Character toys put in an impressive performance. A lot consisting of a pair of 80-year-old Amos & Andy walking toys, each 11 inches tall and with the correct individually named “Amos” or “Andy” box, sashayed to $5,200. In other character highlights, a 1932 Chein Popeye Heavy Hitter wind-up toy flexed its muscle at $4,300; while a rare and very charming painted-lead still bank fashioned as an early-style Mickey Mouse standing on a round of cheddar cheese earned every penny it deserved, with a winning bid of $4,600. The perennial popularity of Charles Schulz’s Peanuts characters was evidenced by the above-estimate $15,000 price paid for the artist’s original daily comic strip panel dated “5-2-1967.”
While toys were red hot, so were virtually all other categories in the sale. An exceptional single-owner collection of antique occupational shaving mugs attracted spirited bidding, with a china mug depicting a roofing contractor in his 1920s-vintage, spoke-wheeled truck taking top honors for the group at $16,100 – nearly five times the lot’s high estimate.
Yet another auction surprise was the $11,000 price fetched by a 10½-inch-tall cast-iron mechanical bank replicating a lighthouse of red brick. “It had everything going for it,” said Dan Morphy. “It was all original, in near-mint condition with strong red paint, and it was a form that isn’t seen very often.” The bank had been entered in the sale with a $3,000-$4,000 estimate.
There was a surge of bidding for early Coca-Cola advertising, such as the 1903 tinplate “pretty lady” tip tray that earned an $8,600 gratuity (est. $3,000-$5,000), and the 1940s cardboard sign of a bathing beauty sipping a Coke atop a beach blanket, $6,900 (est. $3,500-$4,500).
In other advertising, an Internet bidder claimed a convex porcelain Campbell’s Soup sign in near-mint condition for $8,190 (est. $4,000-$6,000); and a tin Robert Smith Ale sign featuring the image of a forward-leaping tiger met presale expectations at $5,500. A Hi-Ho Tobacco pocket tin with an image of scullers rowing past the Houses of Parliament on the River Thames reached the upper level of its estimate range at $4,600.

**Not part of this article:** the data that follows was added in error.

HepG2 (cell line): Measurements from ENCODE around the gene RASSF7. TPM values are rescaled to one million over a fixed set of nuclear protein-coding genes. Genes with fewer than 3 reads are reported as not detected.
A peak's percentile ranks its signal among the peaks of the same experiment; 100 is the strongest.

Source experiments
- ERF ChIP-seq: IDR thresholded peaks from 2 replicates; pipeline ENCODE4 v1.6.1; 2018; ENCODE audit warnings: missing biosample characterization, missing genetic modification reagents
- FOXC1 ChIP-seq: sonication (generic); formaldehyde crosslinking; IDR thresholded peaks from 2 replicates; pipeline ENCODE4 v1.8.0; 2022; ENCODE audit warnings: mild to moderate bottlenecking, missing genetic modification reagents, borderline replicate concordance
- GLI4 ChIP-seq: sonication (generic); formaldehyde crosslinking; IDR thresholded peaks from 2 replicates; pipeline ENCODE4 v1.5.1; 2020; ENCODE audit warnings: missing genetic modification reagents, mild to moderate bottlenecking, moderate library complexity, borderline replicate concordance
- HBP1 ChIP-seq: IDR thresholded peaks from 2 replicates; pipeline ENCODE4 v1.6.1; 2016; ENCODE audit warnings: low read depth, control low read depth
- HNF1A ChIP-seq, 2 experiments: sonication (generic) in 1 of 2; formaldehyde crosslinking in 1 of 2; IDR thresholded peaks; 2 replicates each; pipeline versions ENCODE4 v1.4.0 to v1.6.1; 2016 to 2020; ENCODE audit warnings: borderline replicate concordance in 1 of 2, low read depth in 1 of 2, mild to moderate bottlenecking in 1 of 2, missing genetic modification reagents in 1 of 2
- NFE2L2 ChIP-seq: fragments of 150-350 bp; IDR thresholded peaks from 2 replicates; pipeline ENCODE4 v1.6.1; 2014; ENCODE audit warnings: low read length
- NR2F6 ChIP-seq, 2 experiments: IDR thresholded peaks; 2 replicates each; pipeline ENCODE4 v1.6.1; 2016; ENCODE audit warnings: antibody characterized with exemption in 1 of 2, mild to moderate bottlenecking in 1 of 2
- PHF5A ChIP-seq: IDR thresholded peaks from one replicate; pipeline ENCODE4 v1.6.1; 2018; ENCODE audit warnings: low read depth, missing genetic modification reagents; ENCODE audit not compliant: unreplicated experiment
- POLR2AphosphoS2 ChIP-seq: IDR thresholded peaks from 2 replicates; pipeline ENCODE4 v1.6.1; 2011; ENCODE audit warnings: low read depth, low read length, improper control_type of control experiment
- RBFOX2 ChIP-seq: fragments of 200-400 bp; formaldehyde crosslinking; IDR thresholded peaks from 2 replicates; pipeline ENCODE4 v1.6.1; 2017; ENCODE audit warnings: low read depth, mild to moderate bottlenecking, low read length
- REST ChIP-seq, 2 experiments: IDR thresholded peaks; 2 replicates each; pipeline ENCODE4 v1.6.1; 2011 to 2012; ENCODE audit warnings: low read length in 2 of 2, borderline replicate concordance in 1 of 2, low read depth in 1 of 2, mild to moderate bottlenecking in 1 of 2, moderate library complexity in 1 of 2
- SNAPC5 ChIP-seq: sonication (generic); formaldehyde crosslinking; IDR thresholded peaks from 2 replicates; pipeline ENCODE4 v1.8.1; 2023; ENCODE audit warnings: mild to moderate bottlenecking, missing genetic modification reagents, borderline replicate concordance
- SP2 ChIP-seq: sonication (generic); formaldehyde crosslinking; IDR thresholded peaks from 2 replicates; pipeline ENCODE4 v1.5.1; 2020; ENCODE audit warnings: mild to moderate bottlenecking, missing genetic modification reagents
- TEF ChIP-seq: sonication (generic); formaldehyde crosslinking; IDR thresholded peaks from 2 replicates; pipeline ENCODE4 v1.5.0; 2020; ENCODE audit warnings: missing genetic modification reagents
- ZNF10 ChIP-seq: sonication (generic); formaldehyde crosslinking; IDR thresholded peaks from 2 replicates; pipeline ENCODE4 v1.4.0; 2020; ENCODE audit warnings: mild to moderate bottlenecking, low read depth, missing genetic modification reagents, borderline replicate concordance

Dan Morphy Auctions has a full slate of Discovery and Specialty sales planned for the remainder of 2010, all of which are detailed on Morphy’s Web site. The company’s next Premier Auction, featuring antique toys, dolls, trains and advertising, will be held on Oct. 15 and 16. A special highlight of the sale is the antique, vintage and contemporary doll collection of the late Martha Cristol and her daughter, Merle Cristol Glickman.
Items from over 80+ consignors and various Important New England & Florida Estates to include Outrageous Carved Oak (Horner Quality) Dining Suites; Italian Renaissance Furniture; French Ormolu Furnishings; Important Continental Silver; Art Glass; 18th & 19th C Chests etc.; Danish Moderne; Fabulous China and Sterling Services; Period Lighting; Estate Fresh Oriental Carpets; Superior Estate Gold, Platinum & Diamond Jewelry. Also many original artworks, including pieces by John Hering, Hans Klat, Herbert Pollinger, Victor Vasarelly, Roy Nichols and David Anderson as well as more than 100 other important 18th – 20th C. Oils, Watercolors, Bronzes, Sculptures, Prints & Drawings. Note: Make sure to watch our website as this is only a sample. You will not want to miss this Spectacular Auction Sale! Quality Consignments are welcome for future Auction Events.